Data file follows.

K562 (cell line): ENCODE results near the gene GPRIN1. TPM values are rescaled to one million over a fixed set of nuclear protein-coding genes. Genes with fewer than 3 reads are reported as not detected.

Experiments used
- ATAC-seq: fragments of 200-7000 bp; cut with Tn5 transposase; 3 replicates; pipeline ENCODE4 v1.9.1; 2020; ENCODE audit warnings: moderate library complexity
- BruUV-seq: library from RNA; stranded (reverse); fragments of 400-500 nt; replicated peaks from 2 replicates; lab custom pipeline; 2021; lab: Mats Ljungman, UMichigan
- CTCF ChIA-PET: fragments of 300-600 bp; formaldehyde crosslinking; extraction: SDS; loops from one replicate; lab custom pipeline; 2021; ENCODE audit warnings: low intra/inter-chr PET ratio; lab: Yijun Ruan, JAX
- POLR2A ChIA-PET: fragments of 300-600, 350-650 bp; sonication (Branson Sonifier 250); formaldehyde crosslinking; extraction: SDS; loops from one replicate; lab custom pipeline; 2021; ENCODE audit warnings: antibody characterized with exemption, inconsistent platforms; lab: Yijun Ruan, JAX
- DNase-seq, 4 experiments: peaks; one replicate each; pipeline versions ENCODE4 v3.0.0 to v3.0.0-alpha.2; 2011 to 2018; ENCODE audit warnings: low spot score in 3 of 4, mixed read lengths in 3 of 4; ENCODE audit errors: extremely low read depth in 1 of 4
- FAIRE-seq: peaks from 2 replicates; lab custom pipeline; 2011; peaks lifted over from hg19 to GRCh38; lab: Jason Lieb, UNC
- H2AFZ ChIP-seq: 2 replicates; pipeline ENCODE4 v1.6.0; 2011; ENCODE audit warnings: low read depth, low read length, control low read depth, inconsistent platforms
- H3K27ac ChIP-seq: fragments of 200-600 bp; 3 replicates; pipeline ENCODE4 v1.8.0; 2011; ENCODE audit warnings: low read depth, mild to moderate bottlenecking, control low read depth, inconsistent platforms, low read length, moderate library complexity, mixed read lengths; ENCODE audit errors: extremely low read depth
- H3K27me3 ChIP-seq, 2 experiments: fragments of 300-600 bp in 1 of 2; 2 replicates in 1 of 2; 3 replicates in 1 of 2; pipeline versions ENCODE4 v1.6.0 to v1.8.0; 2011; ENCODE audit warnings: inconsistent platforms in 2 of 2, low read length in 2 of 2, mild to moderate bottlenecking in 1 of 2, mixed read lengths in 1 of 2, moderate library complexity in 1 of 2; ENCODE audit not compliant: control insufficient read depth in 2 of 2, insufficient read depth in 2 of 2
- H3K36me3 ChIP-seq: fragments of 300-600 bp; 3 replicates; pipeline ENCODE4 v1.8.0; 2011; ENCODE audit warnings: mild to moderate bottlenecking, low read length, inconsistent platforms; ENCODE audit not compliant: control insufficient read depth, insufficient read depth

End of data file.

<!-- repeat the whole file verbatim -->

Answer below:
K562 (cell line): ENCODE results near the gene GPRIN1. TPM values are rescaled to one million over a fixed set of nuclear protein-coding genes. Genes with fewer than 3 reads are reported as not detected.

Experiments used
- ATAC-seq: fragments of 200-7000 bp; cut with Tn5 transposase; 3 replicates; pipeline ENCODE4 v1.9.1; 2020; ENCODE audit warnings: moderate library complexity
- BruUV-seq: library from RNA; stranded (reverse); fragments of 400-500 nt; replicated peaks from 2 replicates; lab custom pipeline; 2021; lab: Mats Ljungman, UMichigan
- CTCF ChIA-PET: fragments of 300-600 bp; formaldehyde crosslinking; extraction: SDS; loops from one replicate; lab custom pipeline; 2021; ENCODE audit warnings: low intra/inter-chr PET ratio; lab: Yijun Ruan, JAX
- POLR2A ChIA-PET: fragments of 300-600, 350-650 bp; sonication (Branson Sonifier 250); formaldehyde crosslinking; extraction: SDS; loops from one replicate; lab custom pipeline; 2021; ENCODE audit warnings: antibody characterized with exemption, inconsistent platforms; lab: Yijun Ruan, JAX
- DNase-seq, 4 experiments: peaks; one replicate each; pipeline versions ENCODE4 v3.0.0 to v3.0.0-alpha.2; 2011 to 2018; ENCODE audit warnings: low spot score in 3 of 4, mixed read lengths in 3 of 4; ENCODE audit errors: extremely low read depth in 1 of 4
- FAIRE-seq: peaks from 2 replicates; lab custom pipeline; 2011; peaks lifted over from hg19 to GRCh38; lab: Jason Lieb, UNC
- H2AFZ ChIP-seq: 2 replicates; pipeline ENCODE4 v1.6.0; 2011; ENCODE audit warnings: low read depth, low read length, control low read depth, inconsistent platforms
- H3K27ac ChIP-seq: fragments of 200-600 bp; 3 replicates; pipeline ENCODE4 v1.8.0; 2011; ENCODE audit warnings: low read depth, mild to moderate bottlenecking, control low read depth, inconsistent platforms, low read length, moderate library complexity, mixed read lengths; ENCODE audit errors: extremely low read depth
- H3K27me3 ChIP-seq, 2 experiments: fragments of 300-600 bp in 1 of 2; 2 replicates in 1 of 2; 3 replicates in 1 of 2; pipeline versions ENCODE4 v1.6.0 to v1.8.0; 2011; ENCODE audit warnings: inconsistent platforms in 2 of 2, low read length in 2 of 2, mild to moderate bottlenecking in 1 of 2, mixed read lengths in 1 of 2, moderate library complexity in 1 of 2; ENCODE audit not compliant: control insufficient read depth in 2 of 2, insufficient read depth in 2 of 2
- H3K36me3 ChIP-seq: fragments of 300-600 bp; 3 replicates; pipeline ENCODE4 v1.8.0; 2011; ENCODE audit warnings: mild to moderate bottlenecking, low read length, inconsistent platforms; ENCODE audit not compliant: control insufficient read depth, insufficient read depth